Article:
With the legal changes poised to take place in the United States, these kinds of strategies may help abortion-rights activists grapple with the new and shifting cultural narratives that medication abortion brings.
Though the rise in abortion by pill has already changed how many people access abortion, our cultural models for talking about abortion have not caught up. This is largely because many people in the U.S. still do not know what abortions pills are or how much they have changed abortion access globally.
In response to the Supreme Court news last week, many argued we were headed “back to the back alley.” Protesters took to the streets brandishing coat hangers, the old symbol of abortion rights and specter of their lack. Pundits argued that “illegal abortion just means unsafe abortion.”
Unintentionally, these narratives misinform the public about the options that do exist for accessing medically safe abortions in the U.S. and in many parts of the world. Legal bans on abortion access do not have to mean forced pregnancies.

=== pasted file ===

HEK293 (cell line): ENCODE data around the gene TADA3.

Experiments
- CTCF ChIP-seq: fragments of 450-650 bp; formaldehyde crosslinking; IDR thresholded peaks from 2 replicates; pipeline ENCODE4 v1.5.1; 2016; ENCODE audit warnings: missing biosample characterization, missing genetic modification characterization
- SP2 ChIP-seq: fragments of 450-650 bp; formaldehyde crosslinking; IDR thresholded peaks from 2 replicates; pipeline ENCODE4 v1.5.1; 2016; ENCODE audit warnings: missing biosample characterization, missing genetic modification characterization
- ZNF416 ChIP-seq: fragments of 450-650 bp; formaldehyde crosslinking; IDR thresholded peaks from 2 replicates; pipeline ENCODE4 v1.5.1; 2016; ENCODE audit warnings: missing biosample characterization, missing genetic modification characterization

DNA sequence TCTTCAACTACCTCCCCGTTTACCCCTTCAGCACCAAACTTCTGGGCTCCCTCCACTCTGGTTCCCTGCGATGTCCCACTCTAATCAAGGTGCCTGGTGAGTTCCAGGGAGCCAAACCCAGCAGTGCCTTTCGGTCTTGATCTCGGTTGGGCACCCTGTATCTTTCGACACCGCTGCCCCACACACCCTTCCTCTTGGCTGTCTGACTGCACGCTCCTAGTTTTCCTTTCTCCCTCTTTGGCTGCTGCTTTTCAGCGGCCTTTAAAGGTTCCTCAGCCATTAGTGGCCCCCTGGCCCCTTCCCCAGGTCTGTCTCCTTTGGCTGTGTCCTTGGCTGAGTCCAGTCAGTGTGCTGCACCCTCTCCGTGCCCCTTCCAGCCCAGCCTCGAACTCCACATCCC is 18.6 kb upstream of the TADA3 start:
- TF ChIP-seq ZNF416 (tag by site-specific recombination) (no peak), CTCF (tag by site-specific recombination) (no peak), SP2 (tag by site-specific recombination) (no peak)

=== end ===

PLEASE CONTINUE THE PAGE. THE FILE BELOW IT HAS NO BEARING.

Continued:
Abortion pills will never replace the need for legal protection of all abortions: Clinical procedures are still needed for abortions occurring at later gestational ages and for people with medical contraindications to the pills. However, embracing abortion pills should be a key strategic message for the movement for reproductive justice, especially as pro-life politicians are already pushing forward bills to limit their access.
In December 2021 during a protest at the U.S. Supreme Court, activists from the group Shout Your Abortion were filmed taking abortion pills in front of a banner reading: “We are taking abortion pills forever.” They join a growing global movement—from Ireland to Brazil—advocating for medication abortion as a central new frontier in the ongoing fight for reproductive rights. But among many in the U.S., the coat hanger still holds more meaning than a handful of pills.
It is time to hang up our coat hangers. While activists on the ground do the important work of facilitating access to safe abortion even in the face of legal restrictions, it is equally important that our political rhetoric and imagery reflect the way abortion access looks today.